Nonferrous self-sufficiency rate set to rise by 2015


China plans to raise its self-sufficiency in nonferrous metals by stepping up domestic exploration and overseas acquisitions during the 12th Five-Year Plan (2011-2015), said an industry official on Thursday.

Jiang Mingxing, vice-chairman and secretary-general of the China Nonferrous Metals Industry Association (CNMIA), said companies in the sector want greater control over upstream resources and higher profits.

Mining companies' profit margins stood at 14 percent from January to May. The figure for mid-sized and large nonferrous metal companies was 4.5 percent in the same period, with smelting and processing firms' profit margins even lower, according to a statement released on the conference.

"China aims to build up an internationally leading nonferrous industry. Significantly enhancing the self-sufficient supply of mining resources is essential," Jiang said.

Kang Yi, former chairman of the CNMIA, previously told China Daily that the nation's self-sufficiency rates for copper would reach 55 percent and aluminum would be 75 percent, during the plan period.

"Three to five Chinese nonferrous metal companies will be ranked among Fortune 500 companies, while more than 10 companies will have annual revenues exceeding 100 billion yuan ($15.3 billion)," he said.

Chinese nonferrous metal companies have been actively pursuing domestic and overseas resources to secure steady upstream supplies and become mining conglomerates with complete industrial chains.

A recent example is Aluminum Corp of China Ltd, which received a permit to build the Toromocho copper mine in Peru. It is on track to start mining in 2013, with annual capacity of 250,000 tons of fine copper, the company said in a statement last Friday.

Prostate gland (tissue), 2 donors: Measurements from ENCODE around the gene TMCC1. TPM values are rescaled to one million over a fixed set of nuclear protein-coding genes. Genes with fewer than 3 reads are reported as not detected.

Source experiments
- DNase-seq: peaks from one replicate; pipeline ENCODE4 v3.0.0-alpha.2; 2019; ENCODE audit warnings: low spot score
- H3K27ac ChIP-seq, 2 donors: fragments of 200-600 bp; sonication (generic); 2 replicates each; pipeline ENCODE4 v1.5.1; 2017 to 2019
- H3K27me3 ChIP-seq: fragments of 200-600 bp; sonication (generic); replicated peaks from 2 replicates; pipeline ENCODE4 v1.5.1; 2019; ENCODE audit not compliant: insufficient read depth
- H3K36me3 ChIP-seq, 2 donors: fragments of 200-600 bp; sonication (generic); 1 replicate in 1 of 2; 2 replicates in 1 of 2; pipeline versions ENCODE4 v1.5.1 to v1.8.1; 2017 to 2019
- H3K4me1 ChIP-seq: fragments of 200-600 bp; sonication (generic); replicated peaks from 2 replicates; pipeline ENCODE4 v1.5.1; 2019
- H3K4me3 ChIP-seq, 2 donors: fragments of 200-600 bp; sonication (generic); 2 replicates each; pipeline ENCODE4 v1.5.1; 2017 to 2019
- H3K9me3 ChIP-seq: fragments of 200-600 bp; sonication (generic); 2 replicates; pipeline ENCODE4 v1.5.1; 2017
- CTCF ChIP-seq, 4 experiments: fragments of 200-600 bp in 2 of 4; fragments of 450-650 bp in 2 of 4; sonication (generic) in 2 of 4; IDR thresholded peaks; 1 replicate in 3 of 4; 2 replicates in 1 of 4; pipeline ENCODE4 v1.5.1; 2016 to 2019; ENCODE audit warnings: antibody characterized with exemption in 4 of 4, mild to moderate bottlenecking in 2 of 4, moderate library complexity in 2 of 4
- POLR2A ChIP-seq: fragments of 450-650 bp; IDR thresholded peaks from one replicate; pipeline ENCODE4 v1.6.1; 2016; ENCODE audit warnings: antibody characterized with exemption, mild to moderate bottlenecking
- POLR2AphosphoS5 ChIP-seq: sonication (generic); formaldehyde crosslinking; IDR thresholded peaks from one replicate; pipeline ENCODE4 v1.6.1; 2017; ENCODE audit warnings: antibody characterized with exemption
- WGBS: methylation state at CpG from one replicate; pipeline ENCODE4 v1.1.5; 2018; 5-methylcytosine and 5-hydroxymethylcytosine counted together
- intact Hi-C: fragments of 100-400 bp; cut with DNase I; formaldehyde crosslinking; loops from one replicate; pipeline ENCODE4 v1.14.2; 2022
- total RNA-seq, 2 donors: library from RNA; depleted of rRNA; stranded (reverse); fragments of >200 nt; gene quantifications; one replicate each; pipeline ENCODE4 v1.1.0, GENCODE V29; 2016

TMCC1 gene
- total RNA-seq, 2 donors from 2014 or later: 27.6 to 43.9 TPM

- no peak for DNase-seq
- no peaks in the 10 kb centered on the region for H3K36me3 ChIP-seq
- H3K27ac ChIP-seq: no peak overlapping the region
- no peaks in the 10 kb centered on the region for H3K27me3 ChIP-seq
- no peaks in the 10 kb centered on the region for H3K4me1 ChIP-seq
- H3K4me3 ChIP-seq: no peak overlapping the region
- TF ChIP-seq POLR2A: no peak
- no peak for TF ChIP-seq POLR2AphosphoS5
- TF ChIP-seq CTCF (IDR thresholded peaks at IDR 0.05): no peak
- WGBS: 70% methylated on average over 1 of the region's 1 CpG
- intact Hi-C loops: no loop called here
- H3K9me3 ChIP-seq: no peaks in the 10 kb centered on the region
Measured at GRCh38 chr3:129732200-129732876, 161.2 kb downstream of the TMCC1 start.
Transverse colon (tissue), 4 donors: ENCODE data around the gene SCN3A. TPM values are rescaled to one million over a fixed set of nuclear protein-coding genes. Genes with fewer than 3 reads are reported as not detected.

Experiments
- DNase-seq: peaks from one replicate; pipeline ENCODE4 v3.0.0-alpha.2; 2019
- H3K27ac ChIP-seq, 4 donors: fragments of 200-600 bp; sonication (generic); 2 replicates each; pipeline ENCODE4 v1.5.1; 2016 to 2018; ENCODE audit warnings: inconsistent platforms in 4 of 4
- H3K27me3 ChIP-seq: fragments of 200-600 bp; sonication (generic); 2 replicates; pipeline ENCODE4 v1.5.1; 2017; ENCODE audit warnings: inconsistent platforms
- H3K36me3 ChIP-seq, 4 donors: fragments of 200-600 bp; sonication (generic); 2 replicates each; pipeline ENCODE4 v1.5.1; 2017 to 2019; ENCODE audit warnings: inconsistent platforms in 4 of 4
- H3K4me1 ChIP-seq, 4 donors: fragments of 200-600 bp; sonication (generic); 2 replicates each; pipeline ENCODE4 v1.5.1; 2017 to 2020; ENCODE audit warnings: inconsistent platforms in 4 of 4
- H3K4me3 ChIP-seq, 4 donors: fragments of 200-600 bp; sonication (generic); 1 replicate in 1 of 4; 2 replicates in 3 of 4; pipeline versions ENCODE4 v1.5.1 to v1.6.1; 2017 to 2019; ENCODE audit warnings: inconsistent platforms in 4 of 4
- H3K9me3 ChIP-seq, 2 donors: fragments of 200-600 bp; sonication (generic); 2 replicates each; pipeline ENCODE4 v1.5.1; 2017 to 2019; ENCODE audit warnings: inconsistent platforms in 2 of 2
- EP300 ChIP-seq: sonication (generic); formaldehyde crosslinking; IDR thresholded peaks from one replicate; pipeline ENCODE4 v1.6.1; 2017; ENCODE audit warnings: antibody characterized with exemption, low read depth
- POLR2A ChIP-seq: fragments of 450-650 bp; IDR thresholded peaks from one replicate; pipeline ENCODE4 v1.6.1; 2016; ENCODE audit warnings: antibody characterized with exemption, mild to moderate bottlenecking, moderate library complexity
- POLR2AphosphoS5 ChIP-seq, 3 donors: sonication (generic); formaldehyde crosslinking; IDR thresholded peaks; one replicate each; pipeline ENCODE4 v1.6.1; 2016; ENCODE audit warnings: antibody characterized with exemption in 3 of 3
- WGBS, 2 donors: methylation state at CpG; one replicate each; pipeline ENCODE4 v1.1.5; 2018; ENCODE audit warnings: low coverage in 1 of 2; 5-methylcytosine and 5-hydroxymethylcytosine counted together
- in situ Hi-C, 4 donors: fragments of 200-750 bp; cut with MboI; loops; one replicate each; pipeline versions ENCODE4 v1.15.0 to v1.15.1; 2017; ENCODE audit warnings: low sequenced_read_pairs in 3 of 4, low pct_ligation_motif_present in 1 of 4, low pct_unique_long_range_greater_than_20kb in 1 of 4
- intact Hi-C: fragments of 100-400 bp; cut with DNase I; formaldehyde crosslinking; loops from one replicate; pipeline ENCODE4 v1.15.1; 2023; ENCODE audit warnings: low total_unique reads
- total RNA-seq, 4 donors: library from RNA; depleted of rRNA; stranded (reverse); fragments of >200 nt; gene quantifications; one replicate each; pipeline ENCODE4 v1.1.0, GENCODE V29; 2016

The country's largest aluminum producer also won government approval last July to expand into other sectors including copper, coal and rare earths, and it aims to become one of the top 10 global mining companies.

China Minmetals Corp President Zhou Zhongshu told China Daily earlier that the company would speed up its overseas mining projects to bolster its raw material supplies, with overseas subsidiary Minerals and Metals Group serving as an international investment platform.

China Minmetals paid $1.39 billion for Australian zinc producer OZ Minerals Ltd in June 2009 to expand its presence overseas.

Jiang also said the nonferrous industry will make more investments in western China. From January to July, the nonferrous industry invested 194 billion yuan, up 28.2 percent from a year earlier, while fixed investment in the western region reached 81.7 billion yuan, up 35.7 percent.

The industry will strictly control new smelting capacity in regions that don't have resources and encourage electrolytic aluminum capacity transfers to western China, the Ministry of Industry and Information Technology said earlier in a report.

China will also control the capacity expansion of the nonferrous metals industry, with the annual growth rate of the top 10 metals reaching less than 8 percent during the next five years, according to the association.

Source:China Daily

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